Online communities 

Caretaker: Kayleigh 

What are they?

  • A group of people with a clearly defined common purpose (research) and interest (brand, category or behaviour) in a gated, private space
  • Accessed via phone, tablet or computer, participants complete a series of self directed tasks posted by the project team
  • Tasks can be digital (native to platform) or real world (and then added into the platform e.g. video)
  • A Community Manager is responsible for encouraging participation, following up on answers to probe deeper, fostering a sense of community and being the “human face” of the community. 

Issues to consider



  • Not suitable for every audience (though more audiences than you would think)
  • Generating engagement is hard work, time consuming and requires skill
  • Easy for participants to be lazy / hide
  • Bias possible (without careful thought to task design)
  • You are only getting what people are telling you (rarely get any NVC clues)
  • Imposter possibilities; do you know who your participants really are?
  • Takes time to yield results
  • Not good when “case history” or personal experience is necessary
  • Long term communities subject to bias, sensitivity (need good panel management techniques)
  • Probing is hard / less effective - asynchronous so you miss opportunities to probe relevantly.
  • Can provide aspects of both behavioural ethnography studies, and focus group studies
  • Greater size possible for the cost
  • Allows for coverage across more target segments and the potential for hybrid qualitative/quantitative feedback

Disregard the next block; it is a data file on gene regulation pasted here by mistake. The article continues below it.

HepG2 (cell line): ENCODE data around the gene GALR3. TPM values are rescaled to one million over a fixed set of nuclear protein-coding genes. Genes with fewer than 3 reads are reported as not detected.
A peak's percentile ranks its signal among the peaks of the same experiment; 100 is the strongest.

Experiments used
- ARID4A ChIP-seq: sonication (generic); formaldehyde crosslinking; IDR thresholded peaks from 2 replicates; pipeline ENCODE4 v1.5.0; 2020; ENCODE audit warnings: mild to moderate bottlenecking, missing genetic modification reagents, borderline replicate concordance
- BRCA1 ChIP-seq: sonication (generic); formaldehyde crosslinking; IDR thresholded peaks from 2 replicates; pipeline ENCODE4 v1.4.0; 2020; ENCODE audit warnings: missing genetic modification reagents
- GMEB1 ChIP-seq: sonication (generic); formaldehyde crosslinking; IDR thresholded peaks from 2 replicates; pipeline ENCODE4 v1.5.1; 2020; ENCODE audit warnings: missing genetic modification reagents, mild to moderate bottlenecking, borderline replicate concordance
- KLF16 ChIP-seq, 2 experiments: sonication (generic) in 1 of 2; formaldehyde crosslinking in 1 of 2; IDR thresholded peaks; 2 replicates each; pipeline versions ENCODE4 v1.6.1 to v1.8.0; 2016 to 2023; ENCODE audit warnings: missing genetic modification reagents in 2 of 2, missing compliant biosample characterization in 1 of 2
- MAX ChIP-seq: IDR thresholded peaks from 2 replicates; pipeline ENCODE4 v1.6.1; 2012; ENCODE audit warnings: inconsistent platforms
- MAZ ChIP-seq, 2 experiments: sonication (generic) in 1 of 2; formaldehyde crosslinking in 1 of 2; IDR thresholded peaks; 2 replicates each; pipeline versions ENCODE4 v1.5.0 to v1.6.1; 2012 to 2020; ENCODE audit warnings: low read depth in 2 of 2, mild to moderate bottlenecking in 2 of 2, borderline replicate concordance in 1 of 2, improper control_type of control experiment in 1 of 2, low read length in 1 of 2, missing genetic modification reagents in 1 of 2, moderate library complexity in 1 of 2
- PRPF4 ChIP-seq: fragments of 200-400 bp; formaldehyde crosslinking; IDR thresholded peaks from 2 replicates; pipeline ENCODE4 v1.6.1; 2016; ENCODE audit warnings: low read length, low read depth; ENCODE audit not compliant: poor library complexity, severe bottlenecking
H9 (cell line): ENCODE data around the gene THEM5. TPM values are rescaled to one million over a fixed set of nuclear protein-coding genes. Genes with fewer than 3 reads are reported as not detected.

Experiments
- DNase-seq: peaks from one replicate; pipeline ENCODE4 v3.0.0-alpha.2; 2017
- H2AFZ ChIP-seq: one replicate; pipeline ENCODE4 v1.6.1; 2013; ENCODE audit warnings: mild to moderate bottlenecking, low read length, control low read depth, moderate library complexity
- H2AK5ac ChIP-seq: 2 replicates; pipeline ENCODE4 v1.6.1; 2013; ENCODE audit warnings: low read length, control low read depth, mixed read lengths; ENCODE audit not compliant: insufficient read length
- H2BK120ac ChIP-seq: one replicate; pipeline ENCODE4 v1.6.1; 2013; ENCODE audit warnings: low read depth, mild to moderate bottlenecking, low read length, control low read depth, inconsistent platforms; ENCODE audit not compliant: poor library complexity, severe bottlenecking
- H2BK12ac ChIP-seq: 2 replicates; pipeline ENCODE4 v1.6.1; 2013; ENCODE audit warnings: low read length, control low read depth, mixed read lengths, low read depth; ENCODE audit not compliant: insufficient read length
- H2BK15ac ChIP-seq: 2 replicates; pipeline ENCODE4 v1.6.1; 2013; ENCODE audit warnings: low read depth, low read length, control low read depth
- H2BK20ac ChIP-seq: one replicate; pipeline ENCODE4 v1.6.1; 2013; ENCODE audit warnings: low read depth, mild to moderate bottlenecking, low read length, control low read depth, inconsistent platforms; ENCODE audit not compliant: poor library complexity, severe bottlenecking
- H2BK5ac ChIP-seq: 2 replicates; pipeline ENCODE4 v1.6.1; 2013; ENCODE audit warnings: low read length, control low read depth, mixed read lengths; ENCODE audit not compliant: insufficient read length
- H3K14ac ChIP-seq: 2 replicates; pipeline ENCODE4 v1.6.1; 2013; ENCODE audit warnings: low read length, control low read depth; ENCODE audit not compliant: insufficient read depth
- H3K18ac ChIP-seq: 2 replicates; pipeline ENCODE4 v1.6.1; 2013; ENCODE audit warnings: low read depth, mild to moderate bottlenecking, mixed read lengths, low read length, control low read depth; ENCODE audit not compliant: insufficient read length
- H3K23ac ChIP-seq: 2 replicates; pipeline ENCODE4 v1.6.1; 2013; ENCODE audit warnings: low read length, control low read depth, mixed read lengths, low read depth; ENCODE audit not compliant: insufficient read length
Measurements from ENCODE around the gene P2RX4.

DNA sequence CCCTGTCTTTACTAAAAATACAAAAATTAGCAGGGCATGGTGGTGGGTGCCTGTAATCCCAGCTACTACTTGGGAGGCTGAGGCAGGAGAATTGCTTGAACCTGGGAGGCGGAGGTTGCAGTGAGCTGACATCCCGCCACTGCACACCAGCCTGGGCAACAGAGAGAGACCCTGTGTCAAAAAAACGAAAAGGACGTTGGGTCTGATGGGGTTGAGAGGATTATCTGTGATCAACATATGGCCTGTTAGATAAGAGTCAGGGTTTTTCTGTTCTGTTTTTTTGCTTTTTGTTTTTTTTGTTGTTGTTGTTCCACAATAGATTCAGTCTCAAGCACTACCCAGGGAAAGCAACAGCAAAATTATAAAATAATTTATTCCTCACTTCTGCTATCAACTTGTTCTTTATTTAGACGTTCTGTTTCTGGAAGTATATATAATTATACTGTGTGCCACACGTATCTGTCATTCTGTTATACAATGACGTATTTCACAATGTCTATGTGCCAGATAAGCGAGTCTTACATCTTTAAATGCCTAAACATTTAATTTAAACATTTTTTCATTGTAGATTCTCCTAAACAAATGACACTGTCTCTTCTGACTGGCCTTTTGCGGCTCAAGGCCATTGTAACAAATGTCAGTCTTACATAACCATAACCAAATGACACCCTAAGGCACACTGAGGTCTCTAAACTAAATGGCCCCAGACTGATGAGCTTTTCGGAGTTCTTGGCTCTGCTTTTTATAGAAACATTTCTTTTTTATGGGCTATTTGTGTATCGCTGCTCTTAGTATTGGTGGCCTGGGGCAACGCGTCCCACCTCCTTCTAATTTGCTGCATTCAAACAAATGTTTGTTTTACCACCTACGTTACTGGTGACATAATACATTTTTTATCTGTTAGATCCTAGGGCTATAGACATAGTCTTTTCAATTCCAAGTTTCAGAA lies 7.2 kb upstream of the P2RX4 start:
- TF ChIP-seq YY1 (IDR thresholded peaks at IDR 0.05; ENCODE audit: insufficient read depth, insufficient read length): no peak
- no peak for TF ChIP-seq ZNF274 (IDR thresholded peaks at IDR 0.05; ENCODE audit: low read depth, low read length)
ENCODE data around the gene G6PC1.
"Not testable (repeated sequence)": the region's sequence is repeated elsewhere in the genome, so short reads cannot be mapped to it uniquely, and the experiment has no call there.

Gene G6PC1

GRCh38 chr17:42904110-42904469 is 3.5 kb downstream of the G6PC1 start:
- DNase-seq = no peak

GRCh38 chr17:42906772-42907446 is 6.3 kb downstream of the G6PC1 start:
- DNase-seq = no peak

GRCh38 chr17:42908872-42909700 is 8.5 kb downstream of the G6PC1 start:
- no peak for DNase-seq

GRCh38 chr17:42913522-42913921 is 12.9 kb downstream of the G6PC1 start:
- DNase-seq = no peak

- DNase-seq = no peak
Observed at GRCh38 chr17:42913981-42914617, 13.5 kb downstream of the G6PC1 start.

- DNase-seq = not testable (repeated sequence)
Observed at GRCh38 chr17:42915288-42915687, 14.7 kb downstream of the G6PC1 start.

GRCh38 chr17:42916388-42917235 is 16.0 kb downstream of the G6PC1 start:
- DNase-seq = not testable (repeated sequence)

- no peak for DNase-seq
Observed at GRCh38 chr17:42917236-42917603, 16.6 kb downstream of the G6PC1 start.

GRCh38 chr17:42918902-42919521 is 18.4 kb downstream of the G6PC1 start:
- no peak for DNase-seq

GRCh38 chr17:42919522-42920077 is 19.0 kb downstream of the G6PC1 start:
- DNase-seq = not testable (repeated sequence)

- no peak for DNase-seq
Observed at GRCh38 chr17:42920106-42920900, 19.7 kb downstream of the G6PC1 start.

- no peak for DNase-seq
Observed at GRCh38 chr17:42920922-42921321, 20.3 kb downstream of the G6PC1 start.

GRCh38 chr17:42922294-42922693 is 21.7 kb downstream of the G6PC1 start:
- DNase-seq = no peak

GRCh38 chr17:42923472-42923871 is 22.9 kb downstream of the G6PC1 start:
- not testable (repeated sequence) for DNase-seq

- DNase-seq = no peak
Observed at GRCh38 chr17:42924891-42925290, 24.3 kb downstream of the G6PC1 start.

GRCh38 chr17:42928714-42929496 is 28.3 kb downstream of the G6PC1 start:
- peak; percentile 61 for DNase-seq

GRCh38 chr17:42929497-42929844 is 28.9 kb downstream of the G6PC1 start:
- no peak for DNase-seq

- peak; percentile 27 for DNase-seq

• Breadth
  • Not limited by time as F2F; can last as long as you want it to
  • Fosters loyalty and consumer closeness to brand
  • Easy for clients and participants to engage with the research
  • Anonymity encourages participants to open up
  • A more “real” environment for expression / opinion
  • Can blend longitudinal and ad hoc, declarative and ethnographic in the same narrative and experience.

Best practice tips 

  1. Be clear about objective and content of community
  2. Be realistic about time commitment; expect no more than 30 minutes per session
  3. Set and model community norms of engagement; brief by video if you’re asking participants to make videos, complete a ‘test” task yourself to model depth of answer
  4. Screen appropriately at recruitment stage; not just tech capability, but comfort expressing in writing, sharing thoughts and content online
  5. Keep copy clear, concise but engaging; get a copywriter if you can!
  6. Be single minded; 1 “question” per task only
  7. Think about audience and/or topic & design interaction to meet; content, task type, task mode
  8. Give it a (regular) face
  9. Make it valuable beyond the incentive; build in intrinsic value - feedback, updates, VIP previews, showing that the feedback has lead to action, thank yous from the clients
  10. Be consistent; post tasks regularly and stick to schedule so people can manage their time.